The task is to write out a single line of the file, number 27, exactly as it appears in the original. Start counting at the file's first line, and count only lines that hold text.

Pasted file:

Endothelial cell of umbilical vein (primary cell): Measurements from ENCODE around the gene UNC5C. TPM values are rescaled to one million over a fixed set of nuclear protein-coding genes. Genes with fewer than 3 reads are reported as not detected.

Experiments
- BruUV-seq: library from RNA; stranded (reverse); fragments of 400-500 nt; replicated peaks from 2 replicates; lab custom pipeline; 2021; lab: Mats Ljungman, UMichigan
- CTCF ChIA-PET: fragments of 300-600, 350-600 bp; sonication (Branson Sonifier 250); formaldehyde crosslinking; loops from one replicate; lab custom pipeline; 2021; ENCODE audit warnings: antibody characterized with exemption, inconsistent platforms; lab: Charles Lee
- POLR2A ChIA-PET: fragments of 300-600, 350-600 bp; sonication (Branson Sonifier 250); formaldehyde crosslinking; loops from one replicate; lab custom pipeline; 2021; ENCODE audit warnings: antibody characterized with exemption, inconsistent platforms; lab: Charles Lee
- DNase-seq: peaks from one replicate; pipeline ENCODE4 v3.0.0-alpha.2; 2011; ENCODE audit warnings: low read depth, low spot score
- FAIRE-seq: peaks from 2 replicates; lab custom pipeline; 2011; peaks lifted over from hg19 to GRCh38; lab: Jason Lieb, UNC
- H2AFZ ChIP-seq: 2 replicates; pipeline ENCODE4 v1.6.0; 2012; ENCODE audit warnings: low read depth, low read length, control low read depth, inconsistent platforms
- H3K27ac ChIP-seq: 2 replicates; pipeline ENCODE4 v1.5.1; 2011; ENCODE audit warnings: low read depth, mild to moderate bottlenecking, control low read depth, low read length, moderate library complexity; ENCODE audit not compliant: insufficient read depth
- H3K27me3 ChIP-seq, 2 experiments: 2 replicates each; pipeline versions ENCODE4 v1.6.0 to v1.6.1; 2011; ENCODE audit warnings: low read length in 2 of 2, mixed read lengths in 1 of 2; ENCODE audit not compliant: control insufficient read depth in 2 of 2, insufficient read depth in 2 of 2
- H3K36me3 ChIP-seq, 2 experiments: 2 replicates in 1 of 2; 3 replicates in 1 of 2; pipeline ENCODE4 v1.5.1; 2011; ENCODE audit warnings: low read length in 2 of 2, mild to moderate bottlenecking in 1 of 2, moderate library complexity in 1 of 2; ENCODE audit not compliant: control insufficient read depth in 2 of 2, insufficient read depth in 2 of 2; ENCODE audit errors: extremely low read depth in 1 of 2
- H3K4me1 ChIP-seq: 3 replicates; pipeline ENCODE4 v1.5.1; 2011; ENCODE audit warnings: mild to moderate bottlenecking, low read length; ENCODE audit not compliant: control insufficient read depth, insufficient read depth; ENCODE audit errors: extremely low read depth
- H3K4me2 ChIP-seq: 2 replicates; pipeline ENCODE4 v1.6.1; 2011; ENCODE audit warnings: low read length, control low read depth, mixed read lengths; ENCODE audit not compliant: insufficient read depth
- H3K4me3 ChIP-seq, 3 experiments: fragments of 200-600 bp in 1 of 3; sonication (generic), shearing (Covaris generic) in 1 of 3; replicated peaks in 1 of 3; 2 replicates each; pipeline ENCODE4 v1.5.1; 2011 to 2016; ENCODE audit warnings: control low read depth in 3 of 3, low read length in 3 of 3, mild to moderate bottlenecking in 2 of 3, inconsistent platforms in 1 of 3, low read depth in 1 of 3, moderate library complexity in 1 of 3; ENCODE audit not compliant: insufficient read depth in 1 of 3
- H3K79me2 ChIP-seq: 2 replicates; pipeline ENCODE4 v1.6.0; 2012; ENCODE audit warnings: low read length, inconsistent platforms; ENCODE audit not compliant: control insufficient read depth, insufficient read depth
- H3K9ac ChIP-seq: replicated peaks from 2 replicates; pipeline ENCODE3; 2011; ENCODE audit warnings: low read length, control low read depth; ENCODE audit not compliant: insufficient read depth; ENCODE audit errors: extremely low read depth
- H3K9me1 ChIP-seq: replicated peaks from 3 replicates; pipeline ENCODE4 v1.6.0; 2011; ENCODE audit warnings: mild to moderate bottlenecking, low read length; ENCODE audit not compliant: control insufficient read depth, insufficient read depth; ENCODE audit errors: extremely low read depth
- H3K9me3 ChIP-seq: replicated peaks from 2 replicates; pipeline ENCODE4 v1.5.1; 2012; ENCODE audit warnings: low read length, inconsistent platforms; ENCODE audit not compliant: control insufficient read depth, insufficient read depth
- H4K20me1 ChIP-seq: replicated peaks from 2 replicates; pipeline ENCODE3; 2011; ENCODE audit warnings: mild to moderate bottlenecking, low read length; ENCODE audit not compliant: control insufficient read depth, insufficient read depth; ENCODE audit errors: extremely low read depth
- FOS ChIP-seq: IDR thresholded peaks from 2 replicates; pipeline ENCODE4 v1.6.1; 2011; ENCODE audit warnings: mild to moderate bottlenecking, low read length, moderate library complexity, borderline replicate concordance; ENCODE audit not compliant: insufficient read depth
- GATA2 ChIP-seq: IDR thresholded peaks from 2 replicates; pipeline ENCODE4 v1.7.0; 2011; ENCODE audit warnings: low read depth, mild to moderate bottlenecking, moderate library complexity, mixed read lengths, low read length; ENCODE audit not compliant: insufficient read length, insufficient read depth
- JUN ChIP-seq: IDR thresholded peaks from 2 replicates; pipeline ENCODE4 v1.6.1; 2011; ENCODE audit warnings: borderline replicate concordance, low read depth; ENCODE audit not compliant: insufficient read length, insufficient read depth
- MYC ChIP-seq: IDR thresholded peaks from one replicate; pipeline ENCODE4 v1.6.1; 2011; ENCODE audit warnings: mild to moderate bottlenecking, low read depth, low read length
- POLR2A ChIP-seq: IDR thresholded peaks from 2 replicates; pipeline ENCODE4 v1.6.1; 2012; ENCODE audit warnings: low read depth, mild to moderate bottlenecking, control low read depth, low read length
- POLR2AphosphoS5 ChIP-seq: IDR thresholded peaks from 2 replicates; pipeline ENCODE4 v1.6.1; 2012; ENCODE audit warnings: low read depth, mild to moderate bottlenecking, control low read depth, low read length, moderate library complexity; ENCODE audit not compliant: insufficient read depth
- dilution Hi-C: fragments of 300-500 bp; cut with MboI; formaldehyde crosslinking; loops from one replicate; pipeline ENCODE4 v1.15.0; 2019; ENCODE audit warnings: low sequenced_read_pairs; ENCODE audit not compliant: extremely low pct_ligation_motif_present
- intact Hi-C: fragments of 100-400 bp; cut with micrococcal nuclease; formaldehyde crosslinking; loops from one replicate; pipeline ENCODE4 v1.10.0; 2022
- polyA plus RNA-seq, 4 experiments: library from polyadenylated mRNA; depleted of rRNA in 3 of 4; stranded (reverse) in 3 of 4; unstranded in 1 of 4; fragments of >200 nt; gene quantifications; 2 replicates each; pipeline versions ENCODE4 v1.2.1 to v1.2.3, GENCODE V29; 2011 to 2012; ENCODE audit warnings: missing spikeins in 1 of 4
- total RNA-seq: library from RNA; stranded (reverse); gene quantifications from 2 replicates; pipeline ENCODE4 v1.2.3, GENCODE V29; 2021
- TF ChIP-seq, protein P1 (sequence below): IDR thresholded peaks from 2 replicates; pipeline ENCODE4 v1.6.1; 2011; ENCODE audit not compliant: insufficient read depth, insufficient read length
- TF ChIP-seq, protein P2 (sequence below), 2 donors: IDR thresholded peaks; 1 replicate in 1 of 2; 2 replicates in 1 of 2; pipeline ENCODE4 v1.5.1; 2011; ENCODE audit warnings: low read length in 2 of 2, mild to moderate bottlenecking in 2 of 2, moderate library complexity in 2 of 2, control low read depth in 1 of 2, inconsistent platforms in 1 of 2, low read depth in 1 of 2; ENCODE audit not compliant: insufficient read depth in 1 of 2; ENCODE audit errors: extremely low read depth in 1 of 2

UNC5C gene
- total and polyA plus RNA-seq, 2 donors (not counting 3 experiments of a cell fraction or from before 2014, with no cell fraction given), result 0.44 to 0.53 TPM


- intact Hi-C: fragments of 100-400 bp; cut with micrococcal nuclease; formaldehyde crosslinking; loops from one replicate; pipeline ENCODE4 v1.10.0; 2022